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Friday, April 29, 2016

Spider Labyrinth


Spider Labyrinth
1988
Gianfranco Giagni

Professor Alan Whitmore travels to Budapest to track down a colleague who has seemingly vanished. There, this professor of languages, discovers that not only has his friend met an untimely end, but he had stumbled upon a conspiracy involving a cult of spider worshipers. He quickly finds out that they value their secrecy very highly and the cost of uncovering them is far from pleasant. Whitmore desperately searches for clues but someone or something is silencing anyone who tries to help him.

Spider Labyrinth merges the Italian giallo murder mystery film to the foreboding doom and mind shattering horror of the works of H.P. Lovecraft. By 1988 the Italian genre boom of the 70s and 80s was beginning to wane, so it is not surprising that someone would try to offer up a variation on some well used formulas. Spider Labyrinth is largely successful merely on its novel approach, thankfully it also possesses quality beyond that.

Spitters are quitters.
 The movie is largely a mystery film, and it paces itself in a slow build. Clues are not readily available, and when a piece is revealed, it causes more confusion that resolution. The movie doesn't quite engage in operatic dream-logic like some other Italian horror films of the time, but it uses its eeriness calmly and effectively, at least until events go berserk in the final act.  In that way Spider Labyrinth has a superb control of its tone. It gambles on letting things slow to a crawl, all the better to explode into mayhem when the time is right.

The late tonal switch from atmospheric mystery to garish creature feature could have been easily bungled but, thanks to director Giagni’s keeping the film low key and strange, the effect feels more like things are bubbling over into a nightmare. I think this is a case where the unreality of the prosthetics, puppets, and stop motion only serve to heighten the unreality of what is happening on the screen.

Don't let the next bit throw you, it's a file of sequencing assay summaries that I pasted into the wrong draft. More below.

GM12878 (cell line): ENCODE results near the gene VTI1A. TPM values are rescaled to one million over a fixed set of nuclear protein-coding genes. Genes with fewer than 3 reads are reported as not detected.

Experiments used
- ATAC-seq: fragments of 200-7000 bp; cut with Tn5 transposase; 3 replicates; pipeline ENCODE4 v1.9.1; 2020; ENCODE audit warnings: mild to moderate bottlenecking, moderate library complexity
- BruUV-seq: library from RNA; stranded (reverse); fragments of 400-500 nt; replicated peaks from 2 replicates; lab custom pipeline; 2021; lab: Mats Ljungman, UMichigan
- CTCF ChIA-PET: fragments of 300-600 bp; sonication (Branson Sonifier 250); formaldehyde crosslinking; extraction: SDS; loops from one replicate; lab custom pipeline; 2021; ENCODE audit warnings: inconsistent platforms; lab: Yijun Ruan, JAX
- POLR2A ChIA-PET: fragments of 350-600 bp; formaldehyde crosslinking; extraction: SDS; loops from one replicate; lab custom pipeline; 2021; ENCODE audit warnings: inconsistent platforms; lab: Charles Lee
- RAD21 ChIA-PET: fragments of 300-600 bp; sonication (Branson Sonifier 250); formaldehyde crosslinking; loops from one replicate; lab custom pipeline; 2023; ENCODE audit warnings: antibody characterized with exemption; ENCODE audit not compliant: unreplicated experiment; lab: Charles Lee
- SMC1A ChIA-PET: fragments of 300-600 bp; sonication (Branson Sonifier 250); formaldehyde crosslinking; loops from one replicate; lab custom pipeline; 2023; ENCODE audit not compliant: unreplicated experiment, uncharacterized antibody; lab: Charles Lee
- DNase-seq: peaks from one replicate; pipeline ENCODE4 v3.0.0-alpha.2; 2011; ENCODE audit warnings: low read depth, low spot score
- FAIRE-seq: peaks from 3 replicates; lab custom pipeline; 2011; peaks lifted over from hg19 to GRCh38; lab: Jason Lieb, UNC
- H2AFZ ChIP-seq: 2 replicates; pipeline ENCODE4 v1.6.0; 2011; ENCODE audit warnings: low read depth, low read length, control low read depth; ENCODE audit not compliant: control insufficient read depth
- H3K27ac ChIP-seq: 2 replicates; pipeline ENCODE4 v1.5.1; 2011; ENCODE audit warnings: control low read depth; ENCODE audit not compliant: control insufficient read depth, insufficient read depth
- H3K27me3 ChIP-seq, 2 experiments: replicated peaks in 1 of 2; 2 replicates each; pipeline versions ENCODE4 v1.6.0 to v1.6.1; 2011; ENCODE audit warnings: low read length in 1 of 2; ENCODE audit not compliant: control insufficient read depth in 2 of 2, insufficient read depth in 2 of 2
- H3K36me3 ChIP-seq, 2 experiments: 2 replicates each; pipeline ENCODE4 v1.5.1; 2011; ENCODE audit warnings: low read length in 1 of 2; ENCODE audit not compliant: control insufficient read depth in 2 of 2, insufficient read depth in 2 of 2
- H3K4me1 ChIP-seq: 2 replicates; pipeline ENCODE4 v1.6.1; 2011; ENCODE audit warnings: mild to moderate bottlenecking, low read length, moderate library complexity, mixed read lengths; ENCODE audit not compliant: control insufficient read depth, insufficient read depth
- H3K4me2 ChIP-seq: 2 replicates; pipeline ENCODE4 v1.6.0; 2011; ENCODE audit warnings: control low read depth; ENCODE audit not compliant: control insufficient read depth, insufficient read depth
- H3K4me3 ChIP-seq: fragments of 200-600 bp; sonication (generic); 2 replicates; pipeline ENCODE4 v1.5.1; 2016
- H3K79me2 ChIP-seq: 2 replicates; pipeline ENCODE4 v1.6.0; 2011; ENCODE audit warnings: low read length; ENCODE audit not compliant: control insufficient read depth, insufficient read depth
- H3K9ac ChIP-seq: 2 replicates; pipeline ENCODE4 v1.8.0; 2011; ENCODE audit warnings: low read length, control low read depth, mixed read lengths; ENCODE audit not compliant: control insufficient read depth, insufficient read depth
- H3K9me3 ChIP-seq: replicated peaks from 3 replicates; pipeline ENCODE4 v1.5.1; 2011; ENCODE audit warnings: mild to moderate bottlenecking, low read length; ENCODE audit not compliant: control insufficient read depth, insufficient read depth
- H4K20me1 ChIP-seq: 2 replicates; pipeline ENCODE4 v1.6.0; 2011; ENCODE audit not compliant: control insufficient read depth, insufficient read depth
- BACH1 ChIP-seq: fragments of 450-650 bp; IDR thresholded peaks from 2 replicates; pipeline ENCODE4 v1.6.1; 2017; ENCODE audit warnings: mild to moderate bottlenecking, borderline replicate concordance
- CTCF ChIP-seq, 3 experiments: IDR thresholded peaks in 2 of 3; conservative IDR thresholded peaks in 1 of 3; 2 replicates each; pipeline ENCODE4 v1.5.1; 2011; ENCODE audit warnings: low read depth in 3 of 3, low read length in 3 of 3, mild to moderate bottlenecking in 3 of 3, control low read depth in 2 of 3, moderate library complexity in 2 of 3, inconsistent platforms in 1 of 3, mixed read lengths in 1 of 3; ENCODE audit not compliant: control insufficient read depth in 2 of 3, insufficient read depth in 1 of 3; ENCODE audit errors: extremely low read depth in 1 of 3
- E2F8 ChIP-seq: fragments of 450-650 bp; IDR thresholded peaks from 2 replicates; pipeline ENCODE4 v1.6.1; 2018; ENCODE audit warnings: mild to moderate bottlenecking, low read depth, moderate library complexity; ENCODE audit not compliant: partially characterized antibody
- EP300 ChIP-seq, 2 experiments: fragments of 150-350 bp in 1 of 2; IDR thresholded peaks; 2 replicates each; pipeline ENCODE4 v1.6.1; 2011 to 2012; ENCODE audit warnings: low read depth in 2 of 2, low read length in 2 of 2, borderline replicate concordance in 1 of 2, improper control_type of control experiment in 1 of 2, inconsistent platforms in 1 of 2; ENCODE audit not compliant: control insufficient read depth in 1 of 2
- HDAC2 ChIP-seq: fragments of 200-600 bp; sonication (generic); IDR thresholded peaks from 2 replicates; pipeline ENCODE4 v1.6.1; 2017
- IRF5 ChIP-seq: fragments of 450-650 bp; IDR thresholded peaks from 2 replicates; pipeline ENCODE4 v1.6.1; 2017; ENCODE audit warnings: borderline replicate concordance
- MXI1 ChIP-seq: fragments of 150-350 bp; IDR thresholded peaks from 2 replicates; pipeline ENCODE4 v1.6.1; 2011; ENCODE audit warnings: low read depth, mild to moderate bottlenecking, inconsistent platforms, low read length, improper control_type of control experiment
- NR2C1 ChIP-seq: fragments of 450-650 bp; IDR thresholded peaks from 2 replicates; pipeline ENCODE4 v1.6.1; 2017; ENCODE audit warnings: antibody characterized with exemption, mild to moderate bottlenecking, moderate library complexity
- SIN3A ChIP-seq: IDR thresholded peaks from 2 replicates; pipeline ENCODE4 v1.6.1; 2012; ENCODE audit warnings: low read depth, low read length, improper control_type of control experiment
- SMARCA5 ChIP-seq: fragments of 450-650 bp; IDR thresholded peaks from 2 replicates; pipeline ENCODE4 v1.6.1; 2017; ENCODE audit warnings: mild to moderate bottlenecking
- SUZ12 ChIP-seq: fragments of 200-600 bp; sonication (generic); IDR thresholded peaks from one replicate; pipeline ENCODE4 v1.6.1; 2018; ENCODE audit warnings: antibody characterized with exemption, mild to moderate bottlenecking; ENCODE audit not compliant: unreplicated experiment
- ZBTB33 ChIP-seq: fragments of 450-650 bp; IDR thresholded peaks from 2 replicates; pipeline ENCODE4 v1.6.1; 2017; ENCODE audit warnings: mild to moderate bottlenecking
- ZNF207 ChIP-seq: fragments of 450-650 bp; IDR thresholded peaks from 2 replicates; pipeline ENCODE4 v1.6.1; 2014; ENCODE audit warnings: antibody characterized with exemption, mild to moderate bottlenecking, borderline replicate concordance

SFX Guy: "So What do you want this monster to look like?
Director: "Make it look a C.H.U.D. had a baby with a Podling"
If the film has any major flaw it's that it is perhaps too slow to build to anything relevant. I did find it testing my patience occasionally but if you are a patient viewer, the film finds its pace about the midpoint and manages to keep doling out the questions at a steady enough pace until it reaches the climax. Spider Labyrinth rewards those who stick with it, although it is at times not easy.

It's a difficult film to discuss without talking about the finale since that is so key to everything that comes before it. Even the short coda at the end drives home some really visceral horror that sends the story off with a delightfully evil flourish. Spider Labyrinth is often overlooked on many Lovecraft film list thanks to being unusually difficult to find, but it belongs on that list as one of the better examples of that sub-genre. 

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